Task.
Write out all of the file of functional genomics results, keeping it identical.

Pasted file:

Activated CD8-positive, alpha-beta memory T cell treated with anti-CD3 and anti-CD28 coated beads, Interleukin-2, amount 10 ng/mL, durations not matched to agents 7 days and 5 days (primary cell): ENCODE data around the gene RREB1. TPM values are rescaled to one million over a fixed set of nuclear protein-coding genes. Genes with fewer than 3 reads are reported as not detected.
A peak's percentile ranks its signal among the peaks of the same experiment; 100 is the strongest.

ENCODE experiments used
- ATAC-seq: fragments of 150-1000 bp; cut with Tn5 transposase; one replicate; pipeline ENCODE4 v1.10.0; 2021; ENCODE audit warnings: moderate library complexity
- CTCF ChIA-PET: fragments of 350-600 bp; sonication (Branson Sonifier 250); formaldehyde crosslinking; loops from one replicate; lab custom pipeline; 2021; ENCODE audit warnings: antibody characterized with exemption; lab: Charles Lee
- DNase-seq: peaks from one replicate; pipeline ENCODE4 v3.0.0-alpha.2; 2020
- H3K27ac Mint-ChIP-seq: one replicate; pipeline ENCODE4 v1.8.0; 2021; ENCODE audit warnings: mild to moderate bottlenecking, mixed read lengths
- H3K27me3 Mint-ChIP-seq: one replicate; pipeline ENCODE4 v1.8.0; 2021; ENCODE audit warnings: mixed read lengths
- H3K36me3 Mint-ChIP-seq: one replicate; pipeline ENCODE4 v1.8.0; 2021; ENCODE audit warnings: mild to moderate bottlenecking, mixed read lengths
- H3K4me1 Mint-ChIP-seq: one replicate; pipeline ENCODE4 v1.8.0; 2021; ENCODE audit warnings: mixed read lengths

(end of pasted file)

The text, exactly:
Activated CD8-positive, alpha-beta memory T cell treated with anti-CD3 and anti-CD28 coated beads, Interleukin-2, amount 10 ng/mL, durations not matched to agents 7 days and 5 days (primary cell): ENCODE data around the gene RREB1. TPM values are rescaled to one million over a fixed set of nuclear protein-coding genes. Genes with fewer than 3 reads are reported as not detected.
A peak's percentile ranks its signal among the peaks of the same experiment; 100 is the strongest.

ENCODE experiments used
- ATAC-seq: fragments of 150-1000 bp; cut with Tn5 transposase; one replicate; pipeline ENCODE4 v1.10.0; 2021; ENCODE audit warnings: moderate library complexity
- CTCF ChIA-PET: fragments of 350-600 bp; sonication (Branson Sonifier 250); formaldehyde crosslinking; loops from one replicate; lab custom pipeline; 2021; ENCODE audit warnings: antibody characterized with exemption; lab: Charles Lee
- DNase-seq: peaks from one replicate; pipeline ENCODE4 v3.0.0-alpha.2; 2020
- H3K27ac Mint-ChIP-seq: one replicate; pipeline ENCODE4 v1.8.0; 2021; ENCODE audit warnings: mild to moderate bottlenecking, mixed read lengths
- H3K27me3 Mint-ChIP-seq: one replicate; pipeline ENCODE4 v1.8.0; 2021; ENCODE audit warnings: mixed read lengths
- H3K36me3 Mint-ChIP-seq: one replicate; pipeline ENCODE4 v1.8.0; 2021; ENCODE audit warnings: mild to moderate bottlenecking, mixed read lengths
- H3K4me1 Mint-ChIP-seq: one replicate; pipeline ENCODE4 v1.8.0; 2021; ENCODE audit warnings: mixed read lengths